The Holy Spirit Comes
Key Verse: “They were all filled with the Holy Spirit, and began to speak with other tongues, as the Spirit gave them utterance.”
THE BEGETTING POWER of the Holy Spirit in the members of the Early Church was indicated by certain miraculous gifts. This was allowed for the purpose of specially indicating that this was no less than the work of God through his resurrected son Jesus. The giving of the Holy Spirit had been promised by our Lord Jesus to his disciples. “I will pray the Father, and he shall give you another Comforter, that he may abide with you for ever; Even the Spirit of truth; whom the world cannot receive.”—John 14:16,17
When the Holy Spirit came to them as they were gathered together on the “day of Pentecost” (Acts 2:1), there was a “sound from heaven as of a rushing mighty wind, and it filled all the house where they were sitting.” (vs. 2) Our Key Verse says that those gathered in the upper room were “filled with the Holy Spirit.”
The choice of the sound of a mighty wind as a symbol of the power and influence of the Holy Spirit was for the purpose of drawing the attention of the Apostles. It was indeed an appropriate symbol. The word “spirit” is translated from the Greek word pneuma, which means breath or wind. This does not mean that the Holy Spirit is merely breath or wind, but like breath or wind, it is emblematic of God’s great invisible power.
Our Key Verse also says that when the Holy Spirit came upon those gathered there, the eleven chosen apostles “began to speak with other tongues.” This gift, given to the apostles, served as a witness to all of the Jews gathered there at Jerusalem from all nations of the world. The miracle was in the fact that the speaking of the apostles allowed those of all tongues to hear their words in their own native language.—vss. 5-8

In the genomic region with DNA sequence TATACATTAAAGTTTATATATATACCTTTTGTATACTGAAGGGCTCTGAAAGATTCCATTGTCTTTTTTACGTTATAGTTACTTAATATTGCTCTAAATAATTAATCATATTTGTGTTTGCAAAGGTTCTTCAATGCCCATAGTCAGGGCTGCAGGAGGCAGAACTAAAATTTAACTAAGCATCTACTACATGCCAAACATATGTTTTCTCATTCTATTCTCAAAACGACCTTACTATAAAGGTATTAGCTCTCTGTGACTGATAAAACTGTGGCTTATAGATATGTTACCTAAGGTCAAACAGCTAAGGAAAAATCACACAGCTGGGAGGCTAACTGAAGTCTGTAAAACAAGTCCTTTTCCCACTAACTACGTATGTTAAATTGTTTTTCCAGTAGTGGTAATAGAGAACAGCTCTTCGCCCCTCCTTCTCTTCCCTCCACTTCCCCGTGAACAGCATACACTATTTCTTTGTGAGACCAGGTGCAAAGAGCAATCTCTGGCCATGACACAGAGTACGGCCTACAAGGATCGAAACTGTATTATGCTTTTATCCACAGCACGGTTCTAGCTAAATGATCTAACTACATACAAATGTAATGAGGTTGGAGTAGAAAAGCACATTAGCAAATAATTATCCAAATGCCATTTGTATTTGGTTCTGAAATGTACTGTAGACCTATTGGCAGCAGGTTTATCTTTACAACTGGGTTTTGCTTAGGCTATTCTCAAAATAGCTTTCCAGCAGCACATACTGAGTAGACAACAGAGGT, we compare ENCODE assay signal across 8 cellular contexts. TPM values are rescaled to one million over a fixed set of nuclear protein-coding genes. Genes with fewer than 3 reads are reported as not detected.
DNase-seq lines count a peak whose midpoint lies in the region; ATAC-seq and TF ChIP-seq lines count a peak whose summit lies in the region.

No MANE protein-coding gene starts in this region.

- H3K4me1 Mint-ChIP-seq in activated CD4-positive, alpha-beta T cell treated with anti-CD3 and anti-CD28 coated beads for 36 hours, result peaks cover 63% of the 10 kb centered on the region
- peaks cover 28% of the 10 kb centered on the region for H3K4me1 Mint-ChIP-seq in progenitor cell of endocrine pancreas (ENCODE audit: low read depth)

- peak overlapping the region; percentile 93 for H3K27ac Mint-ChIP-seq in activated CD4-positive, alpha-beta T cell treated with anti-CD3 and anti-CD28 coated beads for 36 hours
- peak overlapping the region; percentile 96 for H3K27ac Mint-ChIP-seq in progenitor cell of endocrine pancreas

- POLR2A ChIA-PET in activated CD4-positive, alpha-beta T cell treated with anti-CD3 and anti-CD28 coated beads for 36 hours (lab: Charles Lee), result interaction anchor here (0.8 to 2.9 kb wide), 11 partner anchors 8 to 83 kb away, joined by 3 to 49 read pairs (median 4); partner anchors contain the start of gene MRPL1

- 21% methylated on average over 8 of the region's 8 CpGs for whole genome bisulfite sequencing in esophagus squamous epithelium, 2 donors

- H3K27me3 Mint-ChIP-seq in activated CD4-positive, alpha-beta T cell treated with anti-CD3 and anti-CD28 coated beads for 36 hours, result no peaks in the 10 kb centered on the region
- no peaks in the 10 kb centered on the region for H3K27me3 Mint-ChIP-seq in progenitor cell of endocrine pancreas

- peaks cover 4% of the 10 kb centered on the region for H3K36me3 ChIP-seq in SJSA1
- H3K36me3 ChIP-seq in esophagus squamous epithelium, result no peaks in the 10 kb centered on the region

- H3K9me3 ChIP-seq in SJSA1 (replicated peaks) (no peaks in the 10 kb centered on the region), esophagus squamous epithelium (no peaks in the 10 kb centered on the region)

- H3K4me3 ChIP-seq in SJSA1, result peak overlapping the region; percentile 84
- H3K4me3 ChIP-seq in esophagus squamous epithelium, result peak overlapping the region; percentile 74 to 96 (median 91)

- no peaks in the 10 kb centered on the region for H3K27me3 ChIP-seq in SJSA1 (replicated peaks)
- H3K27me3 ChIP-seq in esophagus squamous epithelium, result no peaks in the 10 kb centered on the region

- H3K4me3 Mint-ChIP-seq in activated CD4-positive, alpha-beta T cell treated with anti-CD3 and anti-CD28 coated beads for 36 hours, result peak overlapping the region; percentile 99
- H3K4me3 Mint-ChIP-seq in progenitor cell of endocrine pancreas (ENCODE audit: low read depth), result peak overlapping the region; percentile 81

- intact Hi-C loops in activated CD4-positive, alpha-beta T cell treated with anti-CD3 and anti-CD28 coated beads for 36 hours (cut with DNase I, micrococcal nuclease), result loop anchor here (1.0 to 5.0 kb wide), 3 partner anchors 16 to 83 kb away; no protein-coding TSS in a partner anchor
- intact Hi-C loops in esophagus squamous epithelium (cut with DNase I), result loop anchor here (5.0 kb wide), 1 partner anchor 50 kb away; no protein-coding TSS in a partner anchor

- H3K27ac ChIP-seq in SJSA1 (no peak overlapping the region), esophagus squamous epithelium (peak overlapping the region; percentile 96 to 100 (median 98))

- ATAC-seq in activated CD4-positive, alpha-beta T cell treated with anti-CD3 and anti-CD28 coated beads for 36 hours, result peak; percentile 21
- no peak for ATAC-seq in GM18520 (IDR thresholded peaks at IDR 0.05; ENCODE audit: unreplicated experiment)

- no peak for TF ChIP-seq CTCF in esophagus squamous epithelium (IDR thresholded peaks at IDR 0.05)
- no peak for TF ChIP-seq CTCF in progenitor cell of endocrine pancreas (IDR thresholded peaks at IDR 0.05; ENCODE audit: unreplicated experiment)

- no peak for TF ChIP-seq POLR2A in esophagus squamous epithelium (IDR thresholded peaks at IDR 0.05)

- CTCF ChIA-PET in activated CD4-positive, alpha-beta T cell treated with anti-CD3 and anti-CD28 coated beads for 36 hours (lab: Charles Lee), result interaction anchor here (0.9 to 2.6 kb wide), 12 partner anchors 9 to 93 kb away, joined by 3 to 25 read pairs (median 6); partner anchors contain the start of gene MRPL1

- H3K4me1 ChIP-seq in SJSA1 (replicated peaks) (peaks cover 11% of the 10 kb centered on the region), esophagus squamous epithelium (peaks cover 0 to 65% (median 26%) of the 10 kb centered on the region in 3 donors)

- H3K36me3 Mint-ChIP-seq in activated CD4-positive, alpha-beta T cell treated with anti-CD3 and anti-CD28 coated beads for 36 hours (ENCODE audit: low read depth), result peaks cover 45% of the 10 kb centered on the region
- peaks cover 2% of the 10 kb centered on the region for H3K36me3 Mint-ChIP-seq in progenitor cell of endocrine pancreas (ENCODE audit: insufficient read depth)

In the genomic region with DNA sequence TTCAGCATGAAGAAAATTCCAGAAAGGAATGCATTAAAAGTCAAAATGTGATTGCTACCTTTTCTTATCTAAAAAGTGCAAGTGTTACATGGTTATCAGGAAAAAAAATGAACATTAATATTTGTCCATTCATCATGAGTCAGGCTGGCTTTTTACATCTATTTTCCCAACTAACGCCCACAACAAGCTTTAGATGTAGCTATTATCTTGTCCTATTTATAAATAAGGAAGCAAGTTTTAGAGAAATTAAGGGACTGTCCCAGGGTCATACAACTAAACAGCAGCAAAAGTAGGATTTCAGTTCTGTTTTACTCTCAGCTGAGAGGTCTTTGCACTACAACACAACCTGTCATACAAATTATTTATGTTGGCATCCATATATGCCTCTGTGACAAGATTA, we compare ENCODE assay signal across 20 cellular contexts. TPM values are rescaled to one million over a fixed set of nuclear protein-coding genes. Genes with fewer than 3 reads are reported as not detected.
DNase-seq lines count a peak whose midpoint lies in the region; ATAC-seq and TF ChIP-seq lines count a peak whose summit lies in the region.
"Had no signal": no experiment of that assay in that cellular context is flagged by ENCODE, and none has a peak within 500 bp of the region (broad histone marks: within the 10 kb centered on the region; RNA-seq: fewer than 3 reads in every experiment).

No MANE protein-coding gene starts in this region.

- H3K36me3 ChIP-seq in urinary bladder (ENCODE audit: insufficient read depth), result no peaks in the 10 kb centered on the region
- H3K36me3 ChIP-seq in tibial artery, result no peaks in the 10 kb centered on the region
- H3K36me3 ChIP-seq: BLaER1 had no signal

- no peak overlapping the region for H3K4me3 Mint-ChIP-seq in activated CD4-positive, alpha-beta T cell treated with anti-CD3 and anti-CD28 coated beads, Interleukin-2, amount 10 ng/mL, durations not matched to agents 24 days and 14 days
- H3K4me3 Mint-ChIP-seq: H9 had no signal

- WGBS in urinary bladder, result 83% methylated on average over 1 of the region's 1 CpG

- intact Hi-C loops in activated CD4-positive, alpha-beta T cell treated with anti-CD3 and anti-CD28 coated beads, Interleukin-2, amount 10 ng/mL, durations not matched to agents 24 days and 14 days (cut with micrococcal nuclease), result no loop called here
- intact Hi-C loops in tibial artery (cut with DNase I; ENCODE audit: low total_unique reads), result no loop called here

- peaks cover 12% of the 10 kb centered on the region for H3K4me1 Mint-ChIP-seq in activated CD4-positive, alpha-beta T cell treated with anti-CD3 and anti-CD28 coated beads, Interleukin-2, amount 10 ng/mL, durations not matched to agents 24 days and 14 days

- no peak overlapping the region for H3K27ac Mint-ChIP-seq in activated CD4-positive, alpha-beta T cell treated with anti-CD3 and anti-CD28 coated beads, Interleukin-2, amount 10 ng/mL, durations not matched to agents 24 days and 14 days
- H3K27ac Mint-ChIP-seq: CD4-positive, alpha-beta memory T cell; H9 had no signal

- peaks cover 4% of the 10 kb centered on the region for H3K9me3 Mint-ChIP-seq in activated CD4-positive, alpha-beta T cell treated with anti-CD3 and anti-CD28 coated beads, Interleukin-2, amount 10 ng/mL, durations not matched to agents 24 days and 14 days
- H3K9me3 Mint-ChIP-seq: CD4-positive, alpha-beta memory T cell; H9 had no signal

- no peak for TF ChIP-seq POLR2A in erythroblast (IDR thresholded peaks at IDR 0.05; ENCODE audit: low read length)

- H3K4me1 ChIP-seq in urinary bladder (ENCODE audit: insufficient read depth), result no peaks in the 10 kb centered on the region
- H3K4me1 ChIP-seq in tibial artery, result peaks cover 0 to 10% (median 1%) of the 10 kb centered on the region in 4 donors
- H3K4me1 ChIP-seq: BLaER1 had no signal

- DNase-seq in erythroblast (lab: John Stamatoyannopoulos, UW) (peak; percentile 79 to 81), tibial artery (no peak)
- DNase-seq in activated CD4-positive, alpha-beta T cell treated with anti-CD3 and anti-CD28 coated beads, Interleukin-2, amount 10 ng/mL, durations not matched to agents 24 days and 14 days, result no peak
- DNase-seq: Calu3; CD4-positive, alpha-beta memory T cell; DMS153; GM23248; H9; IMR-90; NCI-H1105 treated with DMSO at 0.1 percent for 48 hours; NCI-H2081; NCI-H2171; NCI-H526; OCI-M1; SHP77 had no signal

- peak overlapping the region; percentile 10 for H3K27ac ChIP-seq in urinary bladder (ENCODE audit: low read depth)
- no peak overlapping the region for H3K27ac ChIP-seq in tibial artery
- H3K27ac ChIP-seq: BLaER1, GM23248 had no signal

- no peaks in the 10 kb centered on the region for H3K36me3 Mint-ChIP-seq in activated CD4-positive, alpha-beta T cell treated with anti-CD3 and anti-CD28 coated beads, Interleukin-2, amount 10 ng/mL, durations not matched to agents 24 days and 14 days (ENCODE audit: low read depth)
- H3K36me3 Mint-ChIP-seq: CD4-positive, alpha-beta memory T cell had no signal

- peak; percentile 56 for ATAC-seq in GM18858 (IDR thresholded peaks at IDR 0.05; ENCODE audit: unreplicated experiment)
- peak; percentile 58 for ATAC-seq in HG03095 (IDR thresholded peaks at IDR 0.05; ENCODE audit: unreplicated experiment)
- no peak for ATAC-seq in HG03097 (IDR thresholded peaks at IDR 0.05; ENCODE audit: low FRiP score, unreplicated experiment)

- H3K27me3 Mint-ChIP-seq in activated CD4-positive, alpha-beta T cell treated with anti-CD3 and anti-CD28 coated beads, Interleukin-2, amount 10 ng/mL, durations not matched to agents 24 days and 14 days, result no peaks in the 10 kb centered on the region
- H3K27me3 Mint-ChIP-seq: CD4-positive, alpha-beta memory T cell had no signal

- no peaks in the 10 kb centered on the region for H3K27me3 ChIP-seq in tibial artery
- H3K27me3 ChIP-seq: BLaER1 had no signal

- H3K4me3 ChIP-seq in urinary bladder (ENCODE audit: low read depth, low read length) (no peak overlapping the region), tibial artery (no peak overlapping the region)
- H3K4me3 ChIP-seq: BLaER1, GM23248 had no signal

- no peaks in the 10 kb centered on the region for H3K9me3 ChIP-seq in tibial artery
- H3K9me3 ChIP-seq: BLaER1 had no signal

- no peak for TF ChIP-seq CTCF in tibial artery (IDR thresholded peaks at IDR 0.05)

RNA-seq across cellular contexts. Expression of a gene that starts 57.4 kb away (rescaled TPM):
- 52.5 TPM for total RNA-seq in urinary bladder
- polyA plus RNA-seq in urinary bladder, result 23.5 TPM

At this beginning period of the Gospel Age, miracles were employed which demonstrated the glory of God. Jesus had healed the sick and raised the dead. The apostles did the same, as symbolic of the great work of Christ’s coming kingdom. After the apostles fell asleep in death, these miraculous gifts ended, their purpose having been accomplished. Consequently, the Lord’s people have been called upon to “walk by faith” (II Cor. 5:7), and to be witnesses for Jesus. Those so doing have proclaimed the “gospel of Christ,” which, as Paul asserts, is “the power of God unto salvation.”—Rom. 1:16
The begetting of the Holy Spirit in the case of an individual Christian is for the purpose of helping with the transformation of their character from the fallen human nature to that of a “new creature,” the new mind or will. “Let this mind be in you, which was also in Christ Jesus.” (Phil. 2:5) We are told in II Corinthians 8:12 to be of “a willing mind.”
Another important benefit provided by the begetting of the Holy Spirit is given to us in these words: “Blessed are your eyes, for they see: and your ears, for they hear.” (Matt. 13:16) This shows us that we have the opportunity to understand things that are only meant for the Heavenly Father’s called ones—true disciples of his son. “God hath revealed them unto us by his Spirit: for the Spirit searcheth all things, yea, the deep things of God.” (I Cor. 2:10) We understand these “deep things” which have been taught us by our Lord Jesus and the apostles through the promised comforter, the Holy Spirit.